Over the next few months, we’ll be providing a look at the National Parks of Great Britain. We’ll be showcasing some of the highlights, uncovering a few of those special places, and sharing tips on when to visit, where to stay, etc. To kick things off, we’ll be covering the Peak District.
The Peak District was the first of the UK’s National Parks, gaining the status in 1951. It covers an area of 555 square miles that stretches across parts of Derbyshire, Yorkshire, Cheshire, and Staffordshire. Given its central location and ease of access from nearby cities such as Manchester and Sheffield, it attracts more than 10 million visitors a year.
There are four visitor centres in the national park–Bakewell, Derwent, Edale, and Castleton. They are a great place to plan your day, get directions, making hotel bookings, and just learn a little more about the area.
What to do.
There are lots of things to do within the national park boundaries, from cycling to horse riding. Some of the walking trails are suitable for wheelchairs and buggies. Guided walks are also available. These are led by a park ranger and give you the opportunity to learn about the wildlife as you walk. More information about guided walks can be found at the visitor centres or on the park website. For more experienced walkers, the 55 mile Derwent Valley Heritage Way is a World Heritage Site. The Limestone Way covers 46 miles. Or for the truly ambitious, the Pennine Way National Trail starts in Edale, traversing 268 miles to Kirk Yetholm, just across the Scottish border.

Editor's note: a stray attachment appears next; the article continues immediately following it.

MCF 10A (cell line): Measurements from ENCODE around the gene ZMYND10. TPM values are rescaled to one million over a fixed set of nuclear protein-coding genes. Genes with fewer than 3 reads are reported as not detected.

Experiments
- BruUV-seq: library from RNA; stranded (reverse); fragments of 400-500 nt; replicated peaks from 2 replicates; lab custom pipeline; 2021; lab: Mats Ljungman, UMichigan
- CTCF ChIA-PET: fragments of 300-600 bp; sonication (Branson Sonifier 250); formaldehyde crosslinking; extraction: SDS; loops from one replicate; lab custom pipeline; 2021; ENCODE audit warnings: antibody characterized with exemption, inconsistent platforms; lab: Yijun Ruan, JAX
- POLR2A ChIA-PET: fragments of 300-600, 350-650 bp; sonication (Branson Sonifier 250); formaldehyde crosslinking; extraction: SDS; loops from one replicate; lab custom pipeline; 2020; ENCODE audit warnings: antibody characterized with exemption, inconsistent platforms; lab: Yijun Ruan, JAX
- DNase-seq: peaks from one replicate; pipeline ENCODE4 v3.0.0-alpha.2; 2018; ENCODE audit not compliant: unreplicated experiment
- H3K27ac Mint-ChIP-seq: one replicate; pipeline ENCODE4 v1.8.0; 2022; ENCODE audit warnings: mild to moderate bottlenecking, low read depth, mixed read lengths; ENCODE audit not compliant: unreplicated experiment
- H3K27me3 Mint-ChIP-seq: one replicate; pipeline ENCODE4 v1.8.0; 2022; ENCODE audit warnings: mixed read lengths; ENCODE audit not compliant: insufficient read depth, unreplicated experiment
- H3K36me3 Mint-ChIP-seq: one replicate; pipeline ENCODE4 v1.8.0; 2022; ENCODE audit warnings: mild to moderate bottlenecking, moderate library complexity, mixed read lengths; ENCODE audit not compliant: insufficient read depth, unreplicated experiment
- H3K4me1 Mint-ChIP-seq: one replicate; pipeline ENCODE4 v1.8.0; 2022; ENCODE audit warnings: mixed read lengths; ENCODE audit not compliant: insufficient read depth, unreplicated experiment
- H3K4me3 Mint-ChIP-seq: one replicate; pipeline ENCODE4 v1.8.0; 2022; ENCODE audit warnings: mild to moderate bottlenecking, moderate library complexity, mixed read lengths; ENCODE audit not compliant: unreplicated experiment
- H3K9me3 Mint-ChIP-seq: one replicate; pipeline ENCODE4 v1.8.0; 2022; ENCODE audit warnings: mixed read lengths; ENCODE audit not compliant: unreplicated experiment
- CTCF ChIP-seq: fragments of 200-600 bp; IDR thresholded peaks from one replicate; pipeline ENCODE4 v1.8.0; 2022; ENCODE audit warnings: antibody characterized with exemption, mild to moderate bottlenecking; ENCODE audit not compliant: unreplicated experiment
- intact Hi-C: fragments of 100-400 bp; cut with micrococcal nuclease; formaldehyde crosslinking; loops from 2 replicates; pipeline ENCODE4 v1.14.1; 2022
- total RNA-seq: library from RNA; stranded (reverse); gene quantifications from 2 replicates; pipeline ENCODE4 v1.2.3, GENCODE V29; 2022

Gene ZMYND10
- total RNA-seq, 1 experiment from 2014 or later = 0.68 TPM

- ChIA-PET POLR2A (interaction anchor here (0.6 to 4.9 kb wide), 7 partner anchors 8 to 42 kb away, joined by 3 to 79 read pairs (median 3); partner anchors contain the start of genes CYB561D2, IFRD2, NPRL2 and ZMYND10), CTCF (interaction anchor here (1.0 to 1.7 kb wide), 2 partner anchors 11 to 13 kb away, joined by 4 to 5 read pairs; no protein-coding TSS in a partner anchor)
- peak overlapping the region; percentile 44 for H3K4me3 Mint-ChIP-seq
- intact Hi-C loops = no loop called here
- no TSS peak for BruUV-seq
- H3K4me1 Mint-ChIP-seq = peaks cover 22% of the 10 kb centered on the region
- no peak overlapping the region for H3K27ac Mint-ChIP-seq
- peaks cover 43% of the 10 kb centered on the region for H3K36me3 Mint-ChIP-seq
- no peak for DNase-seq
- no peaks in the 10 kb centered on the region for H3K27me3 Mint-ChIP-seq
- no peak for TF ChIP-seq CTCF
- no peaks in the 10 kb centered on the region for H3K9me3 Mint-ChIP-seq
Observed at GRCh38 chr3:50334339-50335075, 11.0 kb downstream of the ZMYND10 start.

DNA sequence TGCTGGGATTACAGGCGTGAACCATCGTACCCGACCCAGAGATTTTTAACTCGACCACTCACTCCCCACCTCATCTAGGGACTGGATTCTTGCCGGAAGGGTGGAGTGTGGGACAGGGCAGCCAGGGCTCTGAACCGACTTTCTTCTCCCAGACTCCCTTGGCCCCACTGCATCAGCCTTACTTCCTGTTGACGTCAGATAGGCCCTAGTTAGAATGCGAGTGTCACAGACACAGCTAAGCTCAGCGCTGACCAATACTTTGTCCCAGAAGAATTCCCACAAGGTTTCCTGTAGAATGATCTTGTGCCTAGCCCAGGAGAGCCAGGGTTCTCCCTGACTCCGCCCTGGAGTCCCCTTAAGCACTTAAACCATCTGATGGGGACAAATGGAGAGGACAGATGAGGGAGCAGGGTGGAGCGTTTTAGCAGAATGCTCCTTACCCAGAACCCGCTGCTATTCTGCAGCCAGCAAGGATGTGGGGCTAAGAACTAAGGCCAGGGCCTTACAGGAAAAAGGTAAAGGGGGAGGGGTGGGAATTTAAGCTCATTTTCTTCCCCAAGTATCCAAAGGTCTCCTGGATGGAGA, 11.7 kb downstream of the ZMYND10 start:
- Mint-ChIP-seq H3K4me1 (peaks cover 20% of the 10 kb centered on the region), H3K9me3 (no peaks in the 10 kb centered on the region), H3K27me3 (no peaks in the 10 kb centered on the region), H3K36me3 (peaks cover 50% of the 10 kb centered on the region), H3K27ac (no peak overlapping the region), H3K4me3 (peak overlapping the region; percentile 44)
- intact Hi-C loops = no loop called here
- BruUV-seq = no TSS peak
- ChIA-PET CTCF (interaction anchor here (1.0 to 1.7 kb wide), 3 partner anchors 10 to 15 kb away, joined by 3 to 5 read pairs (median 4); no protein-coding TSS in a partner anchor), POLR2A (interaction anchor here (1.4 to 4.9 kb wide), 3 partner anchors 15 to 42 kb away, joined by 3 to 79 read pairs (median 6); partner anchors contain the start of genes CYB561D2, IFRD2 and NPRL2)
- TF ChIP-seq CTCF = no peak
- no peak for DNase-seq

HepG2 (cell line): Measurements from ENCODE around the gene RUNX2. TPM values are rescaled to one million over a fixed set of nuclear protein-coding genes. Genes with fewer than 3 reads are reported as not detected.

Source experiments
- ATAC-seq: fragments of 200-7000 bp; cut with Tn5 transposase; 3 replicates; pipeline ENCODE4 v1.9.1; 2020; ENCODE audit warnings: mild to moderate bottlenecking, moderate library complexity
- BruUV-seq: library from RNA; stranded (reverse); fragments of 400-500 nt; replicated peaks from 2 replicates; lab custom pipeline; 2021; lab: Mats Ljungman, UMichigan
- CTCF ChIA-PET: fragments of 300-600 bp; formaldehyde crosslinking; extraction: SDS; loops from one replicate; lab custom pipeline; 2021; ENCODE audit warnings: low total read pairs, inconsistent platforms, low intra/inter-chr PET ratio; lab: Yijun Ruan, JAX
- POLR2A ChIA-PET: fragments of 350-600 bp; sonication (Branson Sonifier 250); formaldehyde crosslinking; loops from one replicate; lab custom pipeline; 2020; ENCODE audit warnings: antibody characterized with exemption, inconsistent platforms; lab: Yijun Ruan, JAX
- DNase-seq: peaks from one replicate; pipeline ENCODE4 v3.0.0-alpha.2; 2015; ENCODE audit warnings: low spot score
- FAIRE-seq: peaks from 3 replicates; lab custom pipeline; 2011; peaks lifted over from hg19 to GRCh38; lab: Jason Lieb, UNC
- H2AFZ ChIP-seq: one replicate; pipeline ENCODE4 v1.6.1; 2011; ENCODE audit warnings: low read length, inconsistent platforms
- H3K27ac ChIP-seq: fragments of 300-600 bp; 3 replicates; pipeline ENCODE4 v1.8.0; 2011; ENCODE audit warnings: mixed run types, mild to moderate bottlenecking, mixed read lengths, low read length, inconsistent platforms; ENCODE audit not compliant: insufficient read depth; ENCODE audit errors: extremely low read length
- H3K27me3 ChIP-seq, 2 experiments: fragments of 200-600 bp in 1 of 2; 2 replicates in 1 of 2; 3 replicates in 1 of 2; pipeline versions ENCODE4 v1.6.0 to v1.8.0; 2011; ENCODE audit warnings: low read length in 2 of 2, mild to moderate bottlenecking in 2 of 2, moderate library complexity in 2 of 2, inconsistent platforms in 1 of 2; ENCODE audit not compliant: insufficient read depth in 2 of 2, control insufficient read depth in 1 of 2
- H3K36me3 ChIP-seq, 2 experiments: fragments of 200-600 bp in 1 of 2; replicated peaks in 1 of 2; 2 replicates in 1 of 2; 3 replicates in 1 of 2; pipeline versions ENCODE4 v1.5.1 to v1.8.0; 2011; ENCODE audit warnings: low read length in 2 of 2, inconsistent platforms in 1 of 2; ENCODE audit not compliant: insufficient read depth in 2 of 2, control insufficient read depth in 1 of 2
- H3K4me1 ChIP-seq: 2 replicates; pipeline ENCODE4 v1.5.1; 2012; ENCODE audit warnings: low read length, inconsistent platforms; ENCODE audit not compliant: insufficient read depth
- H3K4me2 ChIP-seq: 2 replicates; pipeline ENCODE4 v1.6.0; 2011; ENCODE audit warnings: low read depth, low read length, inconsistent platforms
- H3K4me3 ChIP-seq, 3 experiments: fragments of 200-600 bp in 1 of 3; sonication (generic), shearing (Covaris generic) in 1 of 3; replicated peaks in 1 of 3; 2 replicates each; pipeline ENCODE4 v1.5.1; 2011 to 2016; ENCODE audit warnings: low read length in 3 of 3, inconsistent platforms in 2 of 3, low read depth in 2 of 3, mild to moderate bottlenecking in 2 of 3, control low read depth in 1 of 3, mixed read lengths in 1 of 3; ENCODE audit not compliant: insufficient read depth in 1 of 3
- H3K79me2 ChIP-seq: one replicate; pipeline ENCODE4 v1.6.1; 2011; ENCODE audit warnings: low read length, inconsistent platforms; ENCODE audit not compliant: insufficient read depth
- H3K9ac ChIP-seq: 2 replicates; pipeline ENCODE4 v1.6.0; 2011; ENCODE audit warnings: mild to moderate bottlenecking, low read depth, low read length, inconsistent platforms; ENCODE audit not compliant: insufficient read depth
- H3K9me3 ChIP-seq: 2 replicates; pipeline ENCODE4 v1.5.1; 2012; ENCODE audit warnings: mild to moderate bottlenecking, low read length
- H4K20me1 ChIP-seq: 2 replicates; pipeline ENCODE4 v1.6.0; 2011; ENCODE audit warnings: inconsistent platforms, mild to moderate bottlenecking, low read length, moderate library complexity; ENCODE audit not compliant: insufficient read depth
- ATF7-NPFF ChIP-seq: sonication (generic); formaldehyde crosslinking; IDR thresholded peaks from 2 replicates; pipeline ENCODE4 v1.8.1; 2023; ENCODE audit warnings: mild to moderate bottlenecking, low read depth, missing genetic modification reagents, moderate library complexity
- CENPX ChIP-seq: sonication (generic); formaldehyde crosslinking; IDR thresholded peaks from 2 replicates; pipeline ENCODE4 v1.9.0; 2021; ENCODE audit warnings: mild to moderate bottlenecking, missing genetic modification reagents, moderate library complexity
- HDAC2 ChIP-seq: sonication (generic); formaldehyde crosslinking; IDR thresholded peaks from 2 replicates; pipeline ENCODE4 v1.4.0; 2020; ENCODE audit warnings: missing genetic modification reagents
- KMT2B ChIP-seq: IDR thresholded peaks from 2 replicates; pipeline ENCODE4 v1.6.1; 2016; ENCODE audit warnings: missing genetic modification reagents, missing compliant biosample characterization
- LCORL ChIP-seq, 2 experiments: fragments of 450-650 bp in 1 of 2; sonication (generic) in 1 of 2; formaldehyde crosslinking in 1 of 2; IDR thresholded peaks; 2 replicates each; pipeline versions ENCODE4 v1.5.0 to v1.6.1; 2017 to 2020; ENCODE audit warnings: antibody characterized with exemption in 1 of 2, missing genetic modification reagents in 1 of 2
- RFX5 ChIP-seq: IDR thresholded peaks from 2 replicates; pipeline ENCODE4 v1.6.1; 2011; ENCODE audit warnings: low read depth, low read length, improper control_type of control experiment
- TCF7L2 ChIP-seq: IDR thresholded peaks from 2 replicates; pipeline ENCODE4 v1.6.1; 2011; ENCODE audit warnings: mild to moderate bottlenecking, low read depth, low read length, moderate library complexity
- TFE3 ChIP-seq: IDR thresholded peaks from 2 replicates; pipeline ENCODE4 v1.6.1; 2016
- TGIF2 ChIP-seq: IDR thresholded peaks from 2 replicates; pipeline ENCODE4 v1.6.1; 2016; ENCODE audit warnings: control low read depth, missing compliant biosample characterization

What to see.
There are wonderful views for the photographer or sightseer throughout the Peak District. Those wanting to enjoy some historical architecture might like Chatsworth House or Haddon Hall, both near Bakewell. To learn more about the area’s role in the industrialisation of Britain, visit the Peak District Lead Mining Museum or take a ride on a restored steam train on the Peak Rail. Or why not just enjoy the scenery out on the trails, before stopping off at a tea room in Bakewell for a slice of Bakewell Tart.
Avoid the crowds.
Despite the number of visitors to the park each year, you can still find peaceful areas away from the crowds. But don’t expect much peace and quiet if you go on a Bank Holiday weekend!
One suggestion for a less crowded area is the Monsal Trail, a former railway line between Buxton and Bakewell. Be warned though that others have mentioned it being quite busy when they went so, as with any advice, your mileage may vary.
Perhaps the best tip is to plan ahead and arrive early. Get in and out of the visitor centre before the bus tours and groups start to arrive. Then by lunchtime, you can have staked out a more remote spot.
Where to stay.
Camp sites are available at several locations through the park. Be warned, though, that wild camping is not permitted.
Whatever your accommodation preference–hotel, bed and breakfast, or self-catering–you will find a huge range of options to suit a variety of budgets. Our sidebar includes several affiliate links to hotel chains and cottages within the area.